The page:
Saul of Tarsus was a Pharisee who first persecuted Christians, until a bright light struck him from his horse on the road to Damascus (Acts 9:1-9). A voice asked him, “Saul, Saul, why are you persecuting me?” When Saul asked who it was, Jesus identified himself with his Church – “I am Jesus, whom you are persecuting.” His Conversion is recorded in the Acts of the Apostles. Saul began to be named Paul on his first missionary journey in Cyprus (Acts 13:9).
I grew up Catholic and would hear countless fascinating stories about saints and miracles from the nuns in parochial school. I thought they were for the very holy and chosen few and not for an everyday good kid who didn’t even become an altar boy. But I never stopped believing in them. Fast forward 25 years and I am far from being the kid who went to mass everyday instead of homeroom. A life of substance abuse and other excesses had pushed me to the breaking point and far from the close connection to God I that had enjoyed as a young boy. I was a hollow, desperate version of myself. I hated myself and what my life had become. I was dying inside. Life was dark and not worth living.
Then, just as St. Paul was struck down off his horse, I had a stroke. I was only 42, but I almost died. It was just like being thrown from a horse, I didn’t know what happened. I knew something wasn’t right, I was immediately dizzy and nauseous. When I went to the emergency room at the hospital they couldn’t figure out what was wrong. I was too young to have a stroke. After hours and a MRI it was positive for a stroke. By this time I was feeling much worse, like I had been hit by a train. I just wanted the spinning, headache, and nausea to stop. I was put into the Intensive care unit where I later found out I was rated a 1 on the scale; zero is dead. I was not supposed to make it.
The first miracle to happen was that the nurse taking care of me was extremely kind, I didn’t expect that. I had brought on this nightmare by my own substance abuse. I didn’t deserve kindness. I certainly didn’t deserve an angel. I didn’t know where I was, I didn’t know how bad things were, I didn’t care. I wanted to die, because I felt so awful. After a week in intensive care I was moved up to the regular hospital where I became aware of the fact that I had trouble speaking and walking. It was incredibly frustrating. I would blurt out the wrong word, call people the wrong name and continue to spin in my head like I had the worst hangover in the world. I was not a good patient, I snapped at everyone. When they moved me to the long term care wing with the other stroke victims, where everyone was 30-40 years older than me, I couldn’t take it. I slowly shuffled my walker to the front desk and demanded my sister be called because I was checking out AMA!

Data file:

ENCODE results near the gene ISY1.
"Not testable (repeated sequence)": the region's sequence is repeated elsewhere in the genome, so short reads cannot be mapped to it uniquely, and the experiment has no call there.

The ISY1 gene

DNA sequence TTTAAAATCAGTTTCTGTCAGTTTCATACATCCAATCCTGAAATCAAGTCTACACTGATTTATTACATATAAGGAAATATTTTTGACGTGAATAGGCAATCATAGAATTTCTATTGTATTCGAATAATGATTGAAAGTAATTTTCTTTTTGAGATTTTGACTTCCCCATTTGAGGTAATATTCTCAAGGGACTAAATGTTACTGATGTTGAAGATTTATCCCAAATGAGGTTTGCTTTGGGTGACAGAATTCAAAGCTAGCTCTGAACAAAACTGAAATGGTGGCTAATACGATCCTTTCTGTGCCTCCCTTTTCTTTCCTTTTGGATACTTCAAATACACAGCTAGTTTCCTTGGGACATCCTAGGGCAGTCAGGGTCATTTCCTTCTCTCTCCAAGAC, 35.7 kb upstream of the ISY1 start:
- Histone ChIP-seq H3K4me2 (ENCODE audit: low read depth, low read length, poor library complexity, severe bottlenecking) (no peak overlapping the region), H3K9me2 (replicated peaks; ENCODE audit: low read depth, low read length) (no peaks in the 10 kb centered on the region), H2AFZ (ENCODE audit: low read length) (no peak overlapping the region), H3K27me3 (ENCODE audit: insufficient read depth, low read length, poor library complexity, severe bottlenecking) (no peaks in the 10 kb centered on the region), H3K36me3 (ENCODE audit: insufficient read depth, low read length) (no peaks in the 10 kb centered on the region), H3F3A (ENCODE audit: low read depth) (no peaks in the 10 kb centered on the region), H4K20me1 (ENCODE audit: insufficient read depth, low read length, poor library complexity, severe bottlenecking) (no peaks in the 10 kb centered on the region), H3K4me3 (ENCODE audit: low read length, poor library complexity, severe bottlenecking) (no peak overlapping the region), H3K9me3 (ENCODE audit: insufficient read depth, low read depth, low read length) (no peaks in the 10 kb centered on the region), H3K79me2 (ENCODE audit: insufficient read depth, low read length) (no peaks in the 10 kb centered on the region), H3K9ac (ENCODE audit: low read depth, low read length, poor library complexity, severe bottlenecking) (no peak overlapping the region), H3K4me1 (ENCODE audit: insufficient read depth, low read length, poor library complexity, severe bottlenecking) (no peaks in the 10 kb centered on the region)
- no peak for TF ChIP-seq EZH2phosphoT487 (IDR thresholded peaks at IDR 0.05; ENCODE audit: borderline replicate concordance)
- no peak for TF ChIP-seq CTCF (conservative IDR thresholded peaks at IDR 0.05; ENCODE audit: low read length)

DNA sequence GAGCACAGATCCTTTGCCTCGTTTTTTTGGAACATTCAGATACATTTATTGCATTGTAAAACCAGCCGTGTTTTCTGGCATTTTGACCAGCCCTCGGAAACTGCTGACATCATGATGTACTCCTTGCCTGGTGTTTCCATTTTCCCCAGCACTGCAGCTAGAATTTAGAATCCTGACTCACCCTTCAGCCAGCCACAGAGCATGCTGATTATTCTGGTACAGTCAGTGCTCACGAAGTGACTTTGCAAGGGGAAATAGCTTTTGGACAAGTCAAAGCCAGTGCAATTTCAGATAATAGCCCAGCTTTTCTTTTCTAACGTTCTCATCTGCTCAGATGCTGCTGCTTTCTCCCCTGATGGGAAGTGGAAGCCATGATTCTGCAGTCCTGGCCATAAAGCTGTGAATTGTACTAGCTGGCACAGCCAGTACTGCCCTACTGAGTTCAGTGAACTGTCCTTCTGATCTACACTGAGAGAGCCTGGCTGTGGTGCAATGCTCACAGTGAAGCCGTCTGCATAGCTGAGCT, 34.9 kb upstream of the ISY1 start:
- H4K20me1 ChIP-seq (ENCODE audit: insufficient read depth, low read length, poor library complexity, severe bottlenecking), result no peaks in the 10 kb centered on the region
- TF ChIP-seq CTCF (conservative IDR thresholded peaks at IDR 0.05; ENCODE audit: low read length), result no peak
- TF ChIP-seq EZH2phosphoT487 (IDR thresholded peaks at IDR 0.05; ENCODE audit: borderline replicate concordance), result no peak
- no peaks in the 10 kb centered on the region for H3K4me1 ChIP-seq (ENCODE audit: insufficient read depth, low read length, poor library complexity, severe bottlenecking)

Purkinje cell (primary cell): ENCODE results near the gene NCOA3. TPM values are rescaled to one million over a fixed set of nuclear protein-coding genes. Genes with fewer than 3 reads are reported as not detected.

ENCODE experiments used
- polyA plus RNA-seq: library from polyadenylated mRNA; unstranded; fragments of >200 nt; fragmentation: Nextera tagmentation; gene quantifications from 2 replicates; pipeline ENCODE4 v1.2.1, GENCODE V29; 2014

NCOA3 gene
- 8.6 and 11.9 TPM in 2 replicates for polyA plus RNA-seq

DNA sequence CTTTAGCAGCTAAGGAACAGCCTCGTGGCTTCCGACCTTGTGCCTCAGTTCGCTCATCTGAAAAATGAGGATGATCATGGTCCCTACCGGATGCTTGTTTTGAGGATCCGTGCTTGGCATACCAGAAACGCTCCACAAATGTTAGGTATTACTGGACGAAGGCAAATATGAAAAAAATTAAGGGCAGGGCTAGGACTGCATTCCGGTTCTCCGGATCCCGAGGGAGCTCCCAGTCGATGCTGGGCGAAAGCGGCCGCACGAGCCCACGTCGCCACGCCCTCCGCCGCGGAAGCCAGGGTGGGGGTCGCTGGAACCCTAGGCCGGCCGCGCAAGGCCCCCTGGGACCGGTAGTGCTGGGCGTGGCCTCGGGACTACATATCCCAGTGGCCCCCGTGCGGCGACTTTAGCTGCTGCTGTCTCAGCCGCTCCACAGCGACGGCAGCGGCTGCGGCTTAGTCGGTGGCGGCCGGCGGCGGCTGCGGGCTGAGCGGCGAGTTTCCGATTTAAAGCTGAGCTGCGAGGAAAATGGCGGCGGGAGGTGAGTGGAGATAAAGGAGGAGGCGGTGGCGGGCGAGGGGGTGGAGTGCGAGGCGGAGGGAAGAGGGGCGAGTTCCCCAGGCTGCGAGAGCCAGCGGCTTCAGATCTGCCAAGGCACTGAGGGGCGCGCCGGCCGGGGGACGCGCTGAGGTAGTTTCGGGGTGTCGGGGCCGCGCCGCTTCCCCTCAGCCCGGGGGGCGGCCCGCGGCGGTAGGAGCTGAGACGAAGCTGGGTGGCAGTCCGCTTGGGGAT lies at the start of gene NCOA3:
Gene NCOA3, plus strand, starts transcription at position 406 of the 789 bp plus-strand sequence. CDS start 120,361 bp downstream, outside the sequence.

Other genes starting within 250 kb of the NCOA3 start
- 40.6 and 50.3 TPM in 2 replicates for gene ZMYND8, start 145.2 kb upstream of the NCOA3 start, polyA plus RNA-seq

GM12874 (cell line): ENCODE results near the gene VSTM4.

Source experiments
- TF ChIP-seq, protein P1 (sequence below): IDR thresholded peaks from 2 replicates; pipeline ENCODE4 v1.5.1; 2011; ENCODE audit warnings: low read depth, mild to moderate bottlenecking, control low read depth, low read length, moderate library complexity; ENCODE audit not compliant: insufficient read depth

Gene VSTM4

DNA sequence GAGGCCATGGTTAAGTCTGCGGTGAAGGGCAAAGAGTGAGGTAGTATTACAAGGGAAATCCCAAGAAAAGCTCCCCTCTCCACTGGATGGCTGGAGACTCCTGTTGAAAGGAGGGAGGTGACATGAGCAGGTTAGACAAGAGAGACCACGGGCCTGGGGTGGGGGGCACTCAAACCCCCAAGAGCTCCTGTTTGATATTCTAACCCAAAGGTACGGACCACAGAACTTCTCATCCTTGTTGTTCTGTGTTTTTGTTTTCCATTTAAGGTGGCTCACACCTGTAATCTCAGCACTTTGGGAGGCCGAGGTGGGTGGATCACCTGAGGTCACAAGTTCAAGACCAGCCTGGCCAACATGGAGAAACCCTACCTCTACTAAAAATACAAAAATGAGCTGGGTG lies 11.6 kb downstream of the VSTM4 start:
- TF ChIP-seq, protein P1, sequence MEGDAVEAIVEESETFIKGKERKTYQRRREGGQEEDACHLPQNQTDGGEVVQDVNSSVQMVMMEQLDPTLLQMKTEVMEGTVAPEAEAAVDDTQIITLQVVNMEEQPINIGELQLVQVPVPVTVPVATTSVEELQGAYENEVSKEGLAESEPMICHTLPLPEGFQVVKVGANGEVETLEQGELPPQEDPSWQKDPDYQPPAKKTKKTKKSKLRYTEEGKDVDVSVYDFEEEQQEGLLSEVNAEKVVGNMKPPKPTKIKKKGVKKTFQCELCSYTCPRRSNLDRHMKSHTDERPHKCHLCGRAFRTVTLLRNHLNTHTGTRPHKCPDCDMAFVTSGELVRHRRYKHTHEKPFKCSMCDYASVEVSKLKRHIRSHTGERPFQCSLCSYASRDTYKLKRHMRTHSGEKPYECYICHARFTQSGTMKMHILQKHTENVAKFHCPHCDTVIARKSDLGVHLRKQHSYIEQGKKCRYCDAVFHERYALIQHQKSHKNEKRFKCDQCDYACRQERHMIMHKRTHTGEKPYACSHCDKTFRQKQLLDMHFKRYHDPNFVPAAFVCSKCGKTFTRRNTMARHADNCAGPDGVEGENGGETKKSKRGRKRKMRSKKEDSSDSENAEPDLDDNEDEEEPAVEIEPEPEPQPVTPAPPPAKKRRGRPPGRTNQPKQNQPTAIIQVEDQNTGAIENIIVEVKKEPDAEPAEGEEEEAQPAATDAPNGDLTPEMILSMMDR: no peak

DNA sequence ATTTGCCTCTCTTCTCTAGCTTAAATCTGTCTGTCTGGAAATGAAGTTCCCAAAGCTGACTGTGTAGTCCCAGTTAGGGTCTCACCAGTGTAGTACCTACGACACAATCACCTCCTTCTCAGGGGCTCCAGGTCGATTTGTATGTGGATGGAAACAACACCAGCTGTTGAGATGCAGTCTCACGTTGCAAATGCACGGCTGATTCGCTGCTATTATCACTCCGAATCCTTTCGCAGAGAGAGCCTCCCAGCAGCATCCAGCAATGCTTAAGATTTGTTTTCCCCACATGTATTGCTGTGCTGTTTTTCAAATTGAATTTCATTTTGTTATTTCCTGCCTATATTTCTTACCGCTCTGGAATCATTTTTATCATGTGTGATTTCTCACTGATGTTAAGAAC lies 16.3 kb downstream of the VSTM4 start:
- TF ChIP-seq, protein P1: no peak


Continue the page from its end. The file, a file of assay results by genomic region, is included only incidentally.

I was told that my recovery would be long and arduous and that I would always walk with a limp. One hour after I left the hospital I washed my car (with a walker of course). Three months after my stroke, I shocked the medical staff by running for 10 minutes on a treadmill. The doctor insisted that I was not who I said I was. Four months after my stroke, I returned to work part time as a waiter. Less than a year after my stroke I enrolled in school to become a drug counselor. Today I am 19 years sober and a licensed therapist. None of this would have been possible if I had not survived and then healed against all odds. Today I wonder what the greater miracle was: surviving a stroke or being knocked off my horse. Whichever, I am incredibly grateful for the miracle of being given the chance to live my life more fully. I can’t tell you how many times during that challenge that I prayed to St. Jude: ‘The patron of Hopeless causes’:
Pray for me who am so helpless and alone. Make use I implore thee, of that particular privilege granted thee to bring visible and speedy help where help was almost despaired of. Come to my assistance in this great need, that I may receive the consolation and succor of Heaven in all my necessities, tribulations and sufferings.